Contain the inequality virus: Tax the rich and richest

PERSPECTIVE - Cherry Piquero Ballescas - The Freeman

Poverty is part and parcel of global inequality.

Global inequality stems from a global economy that emphasizes profits and a world market rather than humane conditions and a world community.

Pope Francis called out against “this economic system focused on the interests of a few privileged groups, a market that ignores ethical principles, or picks and chooses from among them, creates inhumane conditions for people already in precarious situations.”

The global poor have been counted rather than embraced.

For 2020, World Bank estimated about 88 to 115 million to be in extreme poverty defined as living on less than US$1.90 a day (less than P95 with US$1=P50). January 2021 forecasts, however, showed higher estimates ranging from 119 to 124 million.

In January, 2020, Oxfam (a confederation of 20 independent charitable organizations focusing on the alleviation of global poverty founded in 1942) revealed in their report: "Time to care: Unpaid and underpaid care work and the global inequality crisis that:

1.) The world's 2,153 billionaires have more wealth than the 4.6 billion people who make up 60% of the planet's population, that global inequality is shockingly entrenched and vast and the number of billionaires has doubled in the last decade;

2.) Our sexist economies are fuelling the inequality crisis --enabling a wealthy elite to accumulate vast fortunes at the expense of ordinary people and particularly poor women and girls;

3.) The 22 richest men in the world have more wealth than all the women in Africa;

4.) Women and girls put in 12.5 billion hours of unpaid care work each and every day --a contribution to the global economy of at least $10.8 trillion a year (more than 3 times the size of the global tech industry); and,

5.) Getting the richest 1% to pay just 0.5% extra tax on their wealth over the next 10 years would equal the investment needed to create 117 million jobs in sectors such as elderly and childcare, education, and health.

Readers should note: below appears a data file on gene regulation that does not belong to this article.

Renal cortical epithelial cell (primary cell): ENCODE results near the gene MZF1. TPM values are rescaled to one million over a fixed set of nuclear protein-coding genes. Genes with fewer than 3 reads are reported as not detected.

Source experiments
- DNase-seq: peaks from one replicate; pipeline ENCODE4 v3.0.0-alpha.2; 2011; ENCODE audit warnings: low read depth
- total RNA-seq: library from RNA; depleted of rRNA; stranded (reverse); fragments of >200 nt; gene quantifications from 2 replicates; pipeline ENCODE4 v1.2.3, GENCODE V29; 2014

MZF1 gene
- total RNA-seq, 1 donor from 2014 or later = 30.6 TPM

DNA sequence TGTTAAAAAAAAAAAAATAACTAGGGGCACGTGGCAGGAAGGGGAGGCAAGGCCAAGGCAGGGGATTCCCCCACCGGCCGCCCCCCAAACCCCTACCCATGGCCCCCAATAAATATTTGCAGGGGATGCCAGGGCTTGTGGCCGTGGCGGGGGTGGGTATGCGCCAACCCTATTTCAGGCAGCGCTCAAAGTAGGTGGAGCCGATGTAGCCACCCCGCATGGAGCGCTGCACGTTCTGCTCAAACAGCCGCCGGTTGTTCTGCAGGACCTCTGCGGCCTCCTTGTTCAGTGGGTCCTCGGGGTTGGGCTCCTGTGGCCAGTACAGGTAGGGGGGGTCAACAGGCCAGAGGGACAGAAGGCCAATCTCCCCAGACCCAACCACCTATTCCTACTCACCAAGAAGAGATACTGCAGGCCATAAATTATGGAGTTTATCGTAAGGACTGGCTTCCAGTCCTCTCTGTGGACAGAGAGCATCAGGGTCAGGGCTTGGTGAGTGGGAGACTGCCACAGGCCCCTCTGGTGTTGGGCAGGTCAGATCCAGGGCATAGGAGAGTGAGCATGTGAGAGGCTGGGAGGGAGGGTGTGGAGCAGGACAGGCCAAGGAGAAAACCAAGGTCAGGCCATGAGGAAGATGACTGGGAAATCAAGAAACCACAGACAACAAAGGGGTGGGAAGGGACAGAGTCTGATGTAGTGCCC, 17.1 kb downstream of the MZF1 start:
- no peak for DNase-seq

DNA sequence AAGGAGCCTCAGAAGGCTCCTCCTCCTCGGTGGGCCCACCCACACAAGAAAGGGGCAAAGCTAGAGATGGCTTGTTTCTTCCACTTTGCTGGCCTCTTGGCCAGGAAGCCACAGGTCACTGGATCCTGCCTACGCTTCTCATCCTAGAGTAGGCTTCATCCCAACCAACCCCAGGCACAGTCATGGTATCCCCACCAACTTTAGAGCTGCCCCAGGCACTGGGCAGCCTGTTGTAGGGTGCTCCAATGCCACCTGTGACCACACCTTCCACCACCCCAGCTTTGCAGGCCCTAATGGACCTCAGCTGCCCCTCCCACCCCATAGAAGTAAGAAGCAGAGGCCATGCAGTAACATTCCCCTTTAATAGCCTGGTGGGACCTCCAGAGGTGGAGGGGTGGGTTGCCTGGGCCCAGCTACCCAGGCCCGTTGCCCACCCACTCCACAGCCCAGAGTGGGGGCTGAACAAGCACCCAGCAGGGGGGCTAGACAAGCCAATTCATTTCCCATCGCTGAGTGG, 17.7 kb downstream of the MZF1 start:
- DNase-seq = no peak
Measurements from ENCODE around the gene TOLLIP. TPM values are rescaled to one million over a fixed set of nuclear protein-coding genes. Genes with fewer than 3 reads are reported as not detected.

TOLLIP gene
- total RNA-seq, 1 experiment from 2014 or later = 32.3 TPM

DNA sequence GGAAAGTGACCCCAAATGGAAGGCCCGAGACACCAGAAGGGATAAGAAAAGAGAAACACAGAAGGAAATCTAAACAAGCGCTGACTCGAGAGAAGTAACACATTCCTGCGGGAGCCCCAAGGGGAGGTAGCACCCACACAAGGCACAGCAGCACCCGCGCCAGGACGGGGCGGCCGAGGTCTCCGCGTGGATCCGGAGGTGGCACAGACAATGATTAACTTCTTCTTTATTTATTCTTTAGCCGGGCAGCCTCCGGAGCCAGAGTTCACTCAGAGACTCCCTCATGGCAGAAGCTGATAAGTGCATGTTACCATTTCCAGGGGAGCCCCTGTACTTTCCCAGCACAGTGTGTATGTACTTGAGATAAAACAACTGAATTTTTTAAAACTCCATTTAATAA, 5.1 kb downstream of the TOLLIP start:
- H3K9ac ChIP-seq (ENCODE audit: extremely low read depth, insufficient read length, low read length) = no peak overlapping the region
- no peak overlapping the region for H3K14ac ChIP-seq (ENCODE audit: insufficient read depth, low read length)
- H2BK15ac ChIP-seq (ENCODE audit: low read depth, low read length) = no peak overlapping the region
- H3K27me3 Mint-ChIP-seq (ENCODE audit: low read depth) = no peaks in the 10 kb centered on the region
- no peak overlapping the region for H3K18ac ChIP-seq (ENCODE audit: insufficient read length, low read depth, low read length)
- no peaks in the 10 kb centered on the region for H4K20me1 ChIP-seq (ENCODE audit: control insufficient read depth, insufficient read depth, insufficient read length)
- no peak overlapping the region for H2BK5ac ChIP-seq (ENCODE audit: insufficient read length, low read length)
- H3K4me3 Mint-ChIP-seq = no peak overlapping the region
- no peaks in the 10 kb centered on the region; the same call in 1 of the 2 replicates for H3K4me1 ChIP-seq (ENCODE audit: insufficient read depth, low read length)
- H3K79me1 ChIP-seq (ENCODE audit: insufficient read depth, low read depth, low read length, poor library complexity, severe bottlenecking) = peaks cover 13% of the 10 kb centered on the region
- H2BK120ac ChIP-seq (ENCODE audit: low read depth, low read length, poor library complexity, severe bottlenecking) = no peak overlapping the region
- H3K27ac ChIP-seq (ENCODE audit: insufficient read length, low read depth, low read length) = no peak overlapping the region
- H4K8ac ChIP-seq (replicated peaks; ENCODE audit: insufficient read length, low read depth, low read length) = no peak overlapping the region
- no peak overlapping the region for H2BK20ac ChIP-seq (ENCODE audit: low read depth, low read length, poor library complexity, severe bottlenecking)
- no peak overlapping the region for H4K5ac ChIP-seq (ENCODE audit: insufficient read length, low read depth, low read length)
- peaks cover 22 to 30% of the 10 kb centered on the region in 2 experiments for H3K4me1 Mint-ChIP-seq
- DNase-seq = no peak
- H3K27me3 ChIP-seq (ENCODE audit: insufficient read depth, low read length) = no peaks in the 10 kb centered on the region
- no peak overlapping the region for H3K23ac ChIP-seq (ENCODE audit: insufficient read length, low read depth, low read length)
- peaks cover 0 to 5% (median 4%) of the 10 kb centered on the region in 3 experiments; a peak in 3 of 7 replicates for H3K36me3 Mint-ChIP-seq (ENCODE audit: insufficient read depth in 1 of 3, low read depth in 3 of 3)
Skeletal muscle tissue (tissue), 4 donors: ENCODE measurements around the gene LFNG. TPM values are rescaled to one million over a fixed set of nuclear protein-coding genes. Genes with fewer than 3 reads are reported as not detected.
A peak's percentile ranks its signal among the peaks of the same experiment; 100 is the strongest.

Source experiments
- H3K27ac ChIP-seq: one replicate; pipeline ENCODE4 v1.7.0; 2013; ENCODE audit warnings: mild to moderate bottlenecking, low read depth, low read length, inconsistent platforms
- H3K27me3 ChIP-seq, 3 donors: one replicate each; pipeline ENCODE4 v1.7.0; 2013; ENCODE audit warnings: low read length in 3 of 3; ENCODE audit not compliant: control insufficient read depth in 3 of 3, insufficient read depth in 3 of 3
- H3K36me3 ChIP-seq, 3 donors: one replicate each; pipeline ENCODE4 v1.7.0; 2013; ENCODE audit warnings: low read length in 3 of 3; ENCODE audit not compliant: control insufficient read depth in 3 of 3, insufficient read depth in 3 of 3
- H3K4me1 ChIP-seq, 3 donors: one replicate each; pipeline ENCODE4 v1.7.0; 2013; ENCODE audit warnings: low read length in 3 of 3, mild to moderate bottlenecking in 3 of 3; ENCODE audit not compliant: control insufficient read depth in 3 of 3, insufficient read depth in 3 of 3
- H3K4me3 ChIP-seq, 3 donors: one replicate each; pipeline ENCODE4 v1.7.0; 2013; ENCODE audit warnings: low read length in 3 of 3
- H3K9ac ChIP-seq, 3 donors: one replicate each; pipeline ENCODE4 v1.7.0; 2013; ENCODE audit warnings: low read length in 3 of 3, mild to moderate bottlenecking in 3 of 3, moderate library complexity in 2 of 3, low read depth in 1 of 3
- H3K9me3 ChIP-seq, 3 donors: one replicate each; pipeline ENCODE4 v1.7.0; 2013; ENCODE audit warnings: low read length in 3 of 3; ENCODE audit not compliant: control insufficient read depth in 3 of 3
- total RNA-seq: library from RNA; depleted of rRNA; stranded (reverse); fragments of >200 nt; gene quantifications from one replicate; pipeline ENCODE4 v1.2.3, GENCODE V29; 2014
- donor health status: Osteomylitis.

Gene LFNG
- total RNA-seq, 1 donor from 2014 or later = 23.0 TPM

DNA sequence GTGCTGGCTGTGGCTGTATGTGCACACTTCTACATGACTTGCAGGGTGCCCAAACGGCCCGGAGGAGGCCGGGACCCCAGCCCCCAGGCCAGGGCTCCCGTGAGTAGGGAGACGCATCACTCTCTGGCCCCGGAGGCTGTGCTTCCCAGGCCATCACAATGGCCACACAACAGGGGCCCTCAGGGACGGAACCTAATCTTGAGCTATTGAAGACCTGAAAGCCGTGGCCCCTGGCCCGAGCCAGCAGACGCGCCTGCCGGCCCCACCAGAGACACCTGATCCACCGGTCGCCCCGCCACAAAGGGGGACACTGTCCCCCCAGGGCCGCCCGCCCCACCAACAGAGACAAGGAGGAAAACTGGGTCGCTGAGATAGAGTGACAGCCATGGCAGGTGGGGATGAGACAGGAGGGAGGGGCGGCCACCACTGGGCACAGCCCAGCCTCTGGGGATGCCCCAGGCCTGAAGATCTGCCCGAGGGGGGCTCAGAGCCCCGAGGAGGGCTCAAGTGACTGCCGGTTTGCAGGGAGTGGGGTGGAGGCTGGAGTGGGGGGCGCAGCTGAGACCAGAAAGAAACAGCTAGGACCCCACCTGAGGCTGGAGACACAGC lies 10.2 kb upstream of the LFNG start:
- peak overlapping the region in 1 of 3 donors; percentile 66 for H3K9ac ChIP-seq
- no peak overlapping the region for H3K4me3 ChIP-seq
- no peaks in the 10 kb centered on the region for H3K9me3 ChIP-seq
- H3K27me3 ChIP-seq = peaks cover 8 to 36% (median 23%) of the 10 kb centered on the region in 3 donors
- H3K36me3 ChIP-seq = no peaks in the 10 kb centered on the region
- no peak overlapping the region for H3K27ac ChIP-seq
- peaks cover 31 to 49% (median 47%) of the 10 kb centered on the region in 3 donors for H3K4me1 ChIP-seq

While the pandemic drove more poor to become poorer, Oxfam’s January 2021 report “The Inequality Virus” revealed that:

1.) The world’s ten richest men have seen their combined wealth increase by $540 billion which is more than enough to both pay for a COVID-19 vaccine for everyone on the planet and reverse the rise in poverty caused by the pandemic;

2.) The total wealth of billionaires hit $11.95 trillion (£8.8 trillion) in December 2020, equivalent to G20 governments’ total COVID-19 recovery spending;

3.) Although the stock market collapsed at the start of the crisis, the wealth of 1,000 of the world’s billionaires --who are mostly white males-- returned to the record highs seen before the pandemic within less than nine months;

4.) While the wealth of the richest increases, support for the poorest is being squeezed with donors cutting aid to the world’s poorest;

5.) Unless rising inequality is tackled, half a billion more people could be living in poverty on less than $5.50 a day in 2030, than at the start of the pandemic;

6.) Rising inequality means it could take at least 14 times longer for the number of people living in poverty to return to pre-pandemic levels.

While billions of people grow hungrier, are homeless, jobless, desperate, dying during this pandemic, “at the same time, a tiny number of individuals have pocketed more money in nine months than they could spend in a lifetime!”

Oxfam emphasizes that “these facts are shameful and governments cannot continue to look the other way, they must act.”

Oxfam suggests that “fair taxation on the very richest could help with the global recovery, raise more money to fight poverty and help shape more equal societies.”

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